There is something for just about everyone in Cox Automotive’s recently released “Retail Brand Scorecards,” compiled in partnership with Automotive News. Cox’s scorecards are based not on dealer surveys but an academic exercise in which 34 North American brands were graded in six “subjects”: Best Customers, Range and Age of Offerings, Traffic, Loyalty, and “Attitudinal,” referring to consumer perceptions of each company and their products.
Factories also had the chance to earn extra credit with a “Geography Bonus” for consistency among major U.S. markets and an “OEM Bonus” for those whose dealers are “least likely to cite challenges in working with” a given manufacturer.
On the nonluxury side, the top five overall grades went to (in declining order from No. 1) Ford, Toyota, Honda, Chevrolet, and Subaru. The overall luxury rankings were led by Mercedes-Benz, Lexus, BMW, Acura, and Audi.
You may recall that Lexus, Toyota, Subaru, Honda, and Porsche led all marques in the National Automobile Dealers Association’s most recent rankings of the factories dealers say they like best. Released in mid-December, NADA’s list was based on a survey sent to dealers in a 30-day period in July and August of 2018.
Turning back to Cox’s scorecards, three mass-market brands and one luxury marque were recognized for earning an “OEM Bonus” that raised their overall grade: Honda, Volkswagen, Subaru, and Acura. (It’s not clear how Acura’s OEM Bonus compares with those of its nonluxury counterparts.)
So what are those challenges Cox’s analysts say affected the OEM Bonus category? As if you had to guess, it’s factory mandates and restrictions, including image programs and required facility upgrades.
This is and will remain a critical point of contention between dealers and factories. For proof, look no further than “Dealers Push Back Harder Against Mandates to Upgrade Stores,” a late-January report filed by Automotive News editor Hannah Lutz.
As Lutz’s sources explain, the nature of dealer resistance has changed. Post-Great Recession, they didn’t have or didn’t want to spend the money needed to get up to code. Today, with more of the traffic and transaction moving online — and margins on new-vehicle sales showing no sign of decompressing — they just don’t see the point. And nearly half of all states have agreed: Twenty-two state legislatures have passed upgrade limits, protecting dealers against renovations spaced less than seven to 10 years apart; in New Hampshire, 15-year intervals are the law of the land.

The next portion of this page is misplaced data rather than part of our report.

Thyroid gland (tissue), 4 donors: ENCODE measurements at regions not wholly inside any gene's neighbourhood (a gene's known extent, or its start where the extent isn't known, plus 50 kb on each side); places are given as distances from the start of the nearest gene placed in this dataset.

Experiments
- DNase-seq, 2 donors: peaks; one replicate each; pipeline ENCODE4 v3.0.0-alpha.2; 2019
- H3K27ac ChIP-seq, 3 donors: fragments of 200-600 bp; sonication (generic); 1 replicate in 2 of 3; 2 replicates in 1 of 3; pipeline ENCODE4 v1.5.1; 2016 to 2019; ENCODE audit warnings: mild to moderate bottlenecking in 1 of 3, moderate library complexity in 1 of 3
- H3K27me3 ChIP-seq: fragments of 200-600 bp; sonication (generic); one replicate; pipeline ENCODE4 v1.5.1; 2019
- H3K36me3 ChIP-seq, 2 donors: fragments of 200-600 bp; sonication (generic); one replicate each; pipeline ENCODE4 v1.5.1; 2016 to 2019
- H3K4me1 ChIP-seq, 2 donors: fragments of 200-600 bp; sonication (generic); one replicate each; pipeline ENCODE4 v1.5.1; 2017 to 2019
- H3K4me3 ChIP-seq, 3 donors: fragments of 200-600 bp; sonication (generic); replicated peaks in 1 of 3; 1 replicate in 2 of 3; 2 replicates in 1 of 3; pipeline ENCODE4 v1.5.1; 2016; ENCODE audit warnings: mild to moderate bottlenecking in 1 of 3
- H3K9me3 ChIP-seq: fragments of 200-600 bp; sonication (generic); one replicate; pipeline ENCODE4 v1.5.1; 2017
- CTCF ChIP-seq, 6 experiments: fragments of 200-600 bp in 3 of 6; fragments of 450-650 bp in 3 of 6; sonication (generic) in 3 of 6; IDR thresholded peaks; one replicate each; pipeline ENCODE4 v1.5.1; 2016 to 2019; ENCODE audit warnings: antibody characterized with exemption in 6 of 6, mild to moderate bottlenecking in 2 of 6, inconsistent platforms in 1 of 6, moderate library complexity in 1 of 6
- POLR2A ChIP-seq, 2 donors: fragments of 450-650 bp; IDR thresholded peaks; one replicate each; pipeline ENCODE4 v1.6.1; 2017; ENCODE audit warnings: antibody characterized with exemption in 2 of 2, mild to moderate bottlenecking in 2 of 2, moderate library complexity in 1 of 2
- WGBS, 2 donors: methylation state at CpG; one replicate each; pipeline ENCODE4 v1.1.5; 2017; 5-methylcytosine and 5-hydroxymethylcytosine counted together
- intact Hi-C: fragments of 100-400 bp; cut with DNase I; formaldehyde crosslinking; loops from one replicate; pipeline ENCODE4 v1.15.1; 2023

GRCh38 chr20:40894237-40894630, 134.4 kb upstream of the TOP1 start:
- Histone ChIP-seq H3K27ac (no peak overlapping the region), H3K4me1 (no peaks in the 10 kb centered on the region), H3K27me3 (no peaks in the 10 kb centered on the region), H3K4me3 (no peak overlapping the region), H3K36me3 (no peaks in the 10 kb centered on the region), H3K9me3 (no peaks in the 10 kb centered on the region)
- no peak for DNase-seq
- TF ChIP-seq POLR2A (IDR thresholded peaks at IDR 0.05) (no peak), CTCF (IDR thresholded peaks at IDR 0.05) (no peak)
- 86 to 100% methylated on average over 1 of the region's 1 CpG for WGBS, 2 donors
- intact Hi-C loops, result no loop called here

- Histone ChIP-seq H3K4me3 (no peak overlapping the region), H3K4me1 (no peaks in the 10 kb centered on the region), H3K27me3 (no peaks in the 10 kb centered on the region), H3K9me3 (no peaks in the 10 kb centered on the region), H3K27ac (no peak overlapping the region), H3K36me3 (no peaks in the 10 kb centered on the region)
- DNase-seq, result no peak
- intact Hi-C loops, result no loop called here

In the AN report and in “Is It Time to Sell My Dealership?,” the cover story of the Q1 issue of this magazine’s sister publication, Auto Dealer Today, we are reminded of the myriad ways factory-mandated improvements affect mergers and acquisitions. Lutz reports that, in many cases, dealers and groups have told their M&A advisors they want to sell stores rather than make required renovations, citing the disruption a major overhaul creates and the questionable return on investment it promises. In others, looming mandates have disrupted negotiations.
Former dealer Marc Spizzirri, now working as an advisor and senior executive with GlassRatner, wrote the ADT article.
“Within reason, bring compliance with your manufacturer’s image program current,” Spizzirri advises. “Leaving the buyer with a foreboding list of required image changes can devalue your dealership and prove to dissuade a buyer from proceeding with the acquisition.”
Dealers have scored a few highly publicized victories on this front, winning concessions from Ford/Lincoln, Mercedes-Benz, and Porsche, among others, in recent years. But are you winning? That’s the question I put to industry firebrand and ADT’s “On the Point” columnist, Jim Ziegler, a perpetual thorn in the manufacturers’ side. (Don’t miss “How Can Geeks Be This Bad at Math?” in the Q1 issue.) He believes dealers are winning, and he is encouraged by the state legislatures that have rallied to your side.
“Dealers are getting more relief from states than the national associations. They are afraid to lose their commitments to the vendors, and the interest of the vendors are not the interests of the dealers,” Ziegler says. “What I’m hearing is the corrupt manufacturer executives are taking big money under the table and promoting vendors through co-ops and mandates, right down to the chairs in the showroom.”
If that’s true, it’s one more reason to fight for the right to spend your profits the way you want — and determine for yourself what’s best for your own business.